Webcast Recap

"Global fishing is a system out of balance," said Tom Grasso, director of the World Wildlife Fund's International Fisheries Conservation Program at an event sponsored by the Environmental Change and Security Program on April 10, 2007. Correcting the imbalance, he said, requires taking a "systems" approach to fisheries—a holistic framework that addresses the various drivers of overfishing, as well as the current inadequacies in enforcement and governance. Marking the fifth in ECSP's series on fisheries management, this event explored the ways in which poor enforcement and governance enable overfishing, the importance of good policy for fisheries management, and different approaches to effective and sustained enforcement.

The Cycle of Overfishing

Overexploitation of fisheries is part of a larger destructive cycle that greatly impacts small-scale fishers, as well as ecosystems. "Over the last six or seven years, the international community has recognized that there is a linkage between overfishing and poverty," Grasso said. For many developing countries, fish contribute greatly to the national economy. This resource dependence, coupled with rising demand, drives a destructive cycle: Unsustainable fishing leads to habitat destruction and declining stocks, which in turn leads to lower incomes and increasing poverty. Meanwhile, demand either continues to rise or remains the same, since fewer fish are on the market. "We must figure out how to change this system," he said.

Fisheries management and enforcement are critical to breaking the overfishing cycle. Yet many developing countries lack the resources and capacity to safeguard their coastal resources and national waters. West Africa, for example, loses roughly $1 billion annually in economic rent from fisheries. According to Kieran Kelleher, a senior fisheries specialist at the World Bank, the heart of the problem is a breakdown in the rule of law. Citing a recent article that found a direct correlation between a country's diplomatic parking tickets and its World Bank governance score, he noted that poor fisheries management can be traced to a basic disrespect for the legal system: "When we talk about fishing, we have to talk about rights: You have the right to fish but an obligation not to abuse those rights."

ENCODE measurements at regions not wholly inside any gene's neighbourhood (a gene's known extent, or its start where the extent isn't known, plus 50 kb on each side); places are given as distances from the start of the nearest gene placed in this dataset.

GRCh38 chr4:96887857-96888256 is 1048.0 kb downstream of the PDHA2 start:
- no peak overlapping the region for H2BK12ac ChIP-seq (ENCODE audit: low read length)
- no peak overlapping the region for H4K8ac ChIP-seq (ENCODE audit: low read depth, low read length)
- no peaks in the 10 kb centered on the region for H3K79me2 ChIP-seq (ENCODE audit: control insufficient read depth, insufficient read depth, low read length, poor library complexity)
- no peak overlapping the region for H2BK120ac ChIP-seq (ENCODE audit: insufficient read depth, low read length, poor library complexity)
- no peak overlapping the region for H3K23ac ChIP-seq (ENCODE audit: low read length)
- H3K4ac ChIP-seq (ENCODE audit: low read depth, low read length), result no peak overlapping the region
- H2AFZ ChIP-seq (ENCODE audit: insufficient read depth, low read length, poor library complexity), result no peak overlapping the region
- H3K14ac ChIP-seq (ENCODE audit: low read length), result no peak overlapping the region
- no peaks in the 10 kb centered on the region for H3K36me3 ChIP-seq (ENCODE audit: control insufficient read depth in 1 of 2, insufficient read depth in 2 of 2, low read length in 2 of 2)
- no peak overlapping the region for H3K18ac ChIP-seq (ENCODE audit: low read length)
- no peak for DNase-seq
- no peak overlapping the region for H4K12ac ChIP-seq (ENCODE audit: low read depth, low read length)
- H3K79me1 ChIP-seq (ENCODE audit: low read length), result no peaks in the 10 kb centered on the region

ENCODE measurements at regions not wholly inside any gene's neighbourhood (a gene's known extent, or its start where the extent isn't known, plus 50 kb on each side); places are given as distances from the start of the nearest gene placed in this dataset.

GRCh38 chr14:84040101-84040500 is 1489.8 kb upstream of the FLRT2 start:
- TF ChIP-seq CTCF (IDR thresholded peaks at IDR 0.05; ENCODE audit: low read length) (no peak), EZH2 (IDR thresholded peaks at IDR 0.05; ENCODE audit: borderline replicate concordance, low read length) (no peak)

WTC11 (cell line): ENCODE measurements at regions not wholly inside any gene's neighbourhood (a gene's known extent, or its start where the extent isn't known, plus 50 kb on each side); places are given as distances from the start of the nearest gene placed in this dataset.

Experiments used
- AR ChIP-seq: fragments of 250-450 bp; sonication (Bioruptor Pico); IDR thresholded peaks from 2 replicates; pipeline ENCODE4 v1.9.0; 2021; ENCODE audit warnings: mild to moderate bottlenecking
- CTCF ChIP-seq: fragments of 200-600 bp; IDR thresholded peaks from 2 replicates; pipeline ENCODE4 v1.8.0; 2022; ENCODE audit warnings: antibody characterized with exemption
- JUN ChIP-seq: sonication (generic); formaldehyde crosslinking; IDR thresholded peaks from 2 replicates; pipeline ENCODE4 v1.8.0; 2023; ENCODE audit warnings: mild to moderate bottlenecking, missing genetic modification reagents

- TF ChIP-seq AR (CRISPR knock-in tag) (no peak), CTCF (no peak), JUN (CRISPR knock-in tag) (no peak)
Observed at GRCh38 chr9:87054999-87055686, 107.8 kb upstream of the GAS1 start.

Importance of Policy

Consistent policies are especially important to fisheries management, said Kelleher: "They have to be coherent in content and application, and they need to be articulated properly." Norway, for example, prohibits catching certain fish species, while neighboring Denmark forbids fishing vessels from taking some species on board. One fisherman was caught between the two systems: Norwegian officials deemed 40 percent of his catch illegal, but would not allow him to dump the fish in their waters. When he traveled to Danish waters to unload the fish, the Danish ministry admonished him for possessing illegal fish and instructed him to sail back to Norway. "You can see the incoherence between these kinds of policies," said Kelleher. "These are two different countries, but in many cases they have shared fisheries. This type of policy incoherence has to be resolved."

IUU Fishing and Enforcement

Illegal, unregulated, and unreported (IUU) fishing—valued at $9 billion annually—is one of the main obstacles to more sustainable fishing practices, claimed Kelleher: "It undermines rule of law and the profits of good fishers." For example, fish catch from the coast of West Africa is estimated to be worth US$2.5 billion, yet only 25 percent of this value is captured by West African economies. Aerial surveillance photos reveal that roughly 15 percent of the fishing vessels in the area are illegal or fishing without a license. This is common practice, he noted, but since the system is so convoluted, identifying the violator is often impossible: "Vessels are flagged in one place and owned in another, insured in a third, chartered somewhere else, the profits go to another country, and the captain is from another country again."

Kelleher believes IUU fishing is analogous to organized crime: "Often this is not petty theft, it is highly profitable.... There are organized ‘laundries' to move fish from one place to another." Additionally, the level of IUU fishing and the World Bank's governance indicators are closely correlated, he said: "Corruption and overfishing are really linked." Legitimate income is stripped away from artisanal fishers, preventing them from turning natural capital into financial capital that can then be reinvested in infrastructure, education, or health care. "[This kind of] corruption is a key block on the system in many developing countries," he said.